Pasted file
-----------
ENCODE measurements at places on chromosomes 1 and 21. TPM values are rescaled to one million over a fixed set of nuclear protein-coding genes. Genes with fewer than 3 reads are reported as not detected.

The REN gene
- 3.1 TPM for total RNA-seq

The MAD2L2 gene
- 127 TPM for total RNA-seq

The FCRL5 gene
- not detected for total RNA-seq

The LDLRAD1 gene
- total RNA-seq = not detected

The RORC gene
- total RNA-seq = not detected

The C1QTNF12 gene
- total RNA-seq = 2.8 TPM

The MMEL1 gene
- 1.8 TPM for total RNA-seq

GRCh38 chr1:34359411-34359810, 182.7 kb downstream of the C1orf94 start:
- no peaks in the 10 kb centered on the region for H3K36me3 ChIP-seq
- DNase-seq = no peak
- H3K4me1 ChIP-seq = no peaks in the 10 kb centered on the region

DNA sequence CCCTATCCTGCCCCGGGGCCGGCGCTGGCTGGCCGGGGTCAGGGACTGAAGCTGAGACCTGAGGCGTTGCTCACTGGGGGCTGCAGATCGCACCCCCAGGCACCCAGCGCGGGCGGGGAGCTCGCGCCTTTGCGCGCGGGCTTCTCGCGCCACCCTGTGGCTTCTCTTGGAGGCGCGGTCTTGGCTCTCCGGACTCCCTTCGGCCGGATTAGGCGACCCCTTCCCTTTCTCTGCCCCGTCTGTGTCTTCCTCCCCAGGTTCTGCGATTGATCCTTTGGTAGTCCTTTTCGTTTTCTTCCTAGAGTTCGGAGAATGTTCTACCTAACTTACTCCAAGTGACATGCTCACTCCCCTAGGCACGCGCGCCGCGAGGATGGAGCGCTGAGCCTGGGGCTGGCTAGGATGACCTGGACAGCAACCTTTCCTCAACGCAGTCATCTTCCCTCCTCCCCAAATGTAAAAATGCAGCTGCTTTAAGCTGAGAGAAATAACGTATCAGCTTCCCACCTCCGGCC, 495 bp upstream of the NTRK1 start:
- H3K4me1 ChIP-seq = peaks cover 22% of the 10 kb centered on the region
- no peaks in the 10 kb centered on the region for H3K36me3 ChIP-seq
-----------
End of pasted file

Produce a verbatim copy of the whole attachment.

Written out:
ENCODE measurements at places on chromosomes 1 and 21. TPM values are rescaled to one million over a fixed set of nuclear protein-coding genes. Genes with fewer than 3 reads are reported as not detected.

The REN gene
- 3.1 TPM for total RNA-seq

The MAD2L2 gene
- 127 TPM for total RNA-seq

The FCRL5 gene
- not detected for total RNA-seq

The LDLRAD1 gene
- total RNA-seq = not detected

The RORC gene
- total RNA-seq = not detected

The C1QTNF12 gene
- total RNA-seq = 2.8 TPM

The MMEL1 gene
- 1.8 TPM for total RNA-seq

GRCh38 chr1:34359411-34359810, 182.7 kb downstream of the C1orf94 start:
- no peaks in the 10 kb centered on the region for H3K36me3 ChIP-seq
- DNase-seq = no peak
- H3K4me1 ChIP-seq = no peaks in the 10 kb centered on the region

DNA sequence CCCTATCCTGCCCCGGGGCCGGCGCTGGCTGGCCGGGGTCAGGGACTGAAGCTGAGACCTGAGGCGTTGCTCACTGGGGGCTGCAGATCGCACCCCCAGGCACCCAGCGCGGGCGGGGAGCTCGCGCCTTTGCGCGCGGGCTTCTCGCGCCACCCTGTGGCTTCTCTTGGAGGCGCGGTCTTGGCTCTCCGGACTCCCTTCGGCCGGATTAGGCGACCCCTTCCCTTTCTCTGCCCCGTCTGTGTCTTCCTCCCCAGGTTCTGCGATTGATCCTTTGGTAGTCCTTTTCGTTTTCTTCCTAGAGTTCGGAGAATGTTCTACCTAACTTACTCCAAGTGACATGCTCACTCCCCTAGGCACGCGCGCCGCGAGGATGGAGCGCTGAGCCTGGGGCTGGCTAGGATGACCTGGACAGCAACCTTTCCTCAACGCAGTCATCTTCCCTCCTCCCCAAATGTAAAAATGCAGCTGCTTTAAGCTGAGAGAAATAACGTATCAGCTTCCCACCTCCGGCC, 495 bp upstream of the NTRK1 start:
- H3K4me1 ChIP-seq = peaks cover 22% of the 10 kb centered on the region
- no peaks in the 10 kb centered on the region for H3K36me3 ChIP-seq